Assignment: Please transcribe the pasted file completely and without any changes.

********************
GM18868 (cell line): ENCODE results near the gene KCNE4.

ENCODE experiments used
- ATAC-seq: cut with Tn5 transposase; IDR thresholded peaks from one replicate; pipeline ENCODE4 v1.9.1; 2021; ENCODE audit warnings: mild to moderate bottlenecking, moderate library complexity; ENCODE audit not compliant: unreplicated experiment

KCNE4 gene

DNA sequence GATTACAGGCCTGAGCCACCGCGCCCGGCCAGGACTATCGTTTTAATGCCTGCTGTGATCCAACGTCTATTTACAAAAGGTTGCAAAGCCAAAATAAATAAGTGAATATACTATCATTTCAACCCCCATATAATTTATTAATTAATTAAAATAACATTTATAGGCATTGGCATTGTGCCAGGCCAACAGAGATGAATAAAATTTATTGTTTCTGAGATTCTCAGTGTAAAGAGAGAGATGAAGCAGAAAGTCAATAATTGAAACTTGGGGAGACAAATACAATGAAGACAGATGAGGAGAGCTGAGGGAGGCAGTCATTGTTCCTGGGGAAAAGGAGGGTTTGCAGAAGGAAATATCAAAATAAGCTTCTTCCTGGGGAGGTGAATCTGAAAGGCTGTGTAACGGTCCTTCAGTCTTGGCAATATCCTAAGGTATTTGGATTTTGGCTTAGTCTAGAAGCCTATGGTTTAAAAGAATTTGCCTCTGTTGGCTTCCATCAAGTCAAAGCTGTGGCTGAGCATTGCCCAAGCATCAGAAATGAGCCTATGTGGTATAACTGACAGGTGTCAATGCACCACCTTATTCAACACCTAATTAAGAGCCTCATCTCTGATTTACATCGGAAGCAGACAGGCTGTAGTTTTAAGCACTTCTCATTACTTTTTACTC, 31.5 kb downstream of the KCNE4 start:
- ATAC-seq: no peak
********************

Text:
GM18868 (cell line): ENCODE results near the gene KCNE4.

ENCODE experiments used
- ATAC-seq: cut with Tn5 transposase; IDR thresholded peaks from one replicate; pipeline ENCODE4 v1.9.1; 2021; ENCODE audit warnings: mild to moderate bottlenecking, moderate library complexity; ENCODE audit not compliant: unreplicated experiment

KCNE4 gene

DNA sequence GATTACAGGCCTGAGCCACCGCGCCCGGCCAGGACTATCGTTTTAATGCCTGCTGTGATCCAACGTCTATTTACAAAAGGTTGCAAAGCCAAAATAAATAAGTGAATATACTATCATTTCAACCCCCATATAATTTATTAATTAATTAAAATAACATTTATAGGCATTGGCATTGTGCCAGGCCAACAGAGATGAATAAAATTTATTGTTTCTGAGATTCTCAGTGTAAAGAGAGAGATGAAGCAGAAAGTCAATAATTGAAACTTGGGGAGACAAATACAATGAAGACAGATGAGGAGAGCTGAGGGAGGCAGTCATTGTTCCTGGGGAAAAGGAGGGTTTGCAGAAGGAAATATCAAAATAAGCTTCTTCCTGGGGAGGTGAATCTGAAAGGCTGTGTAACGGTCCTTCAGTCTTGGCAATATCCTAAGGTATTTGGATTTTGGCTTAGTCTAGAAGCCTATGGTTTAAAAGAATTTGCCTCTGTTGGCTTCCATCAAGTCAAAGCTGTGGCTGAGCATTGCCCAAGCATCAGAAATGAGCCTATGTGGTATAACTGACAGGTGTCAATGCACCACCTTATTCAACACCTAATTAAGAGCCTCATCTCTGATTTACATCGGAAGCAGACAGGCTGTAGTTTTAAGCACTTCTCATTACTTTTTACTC, 31.5 kb downstream of the KCNE4 start:
- ATAC-seq: no peak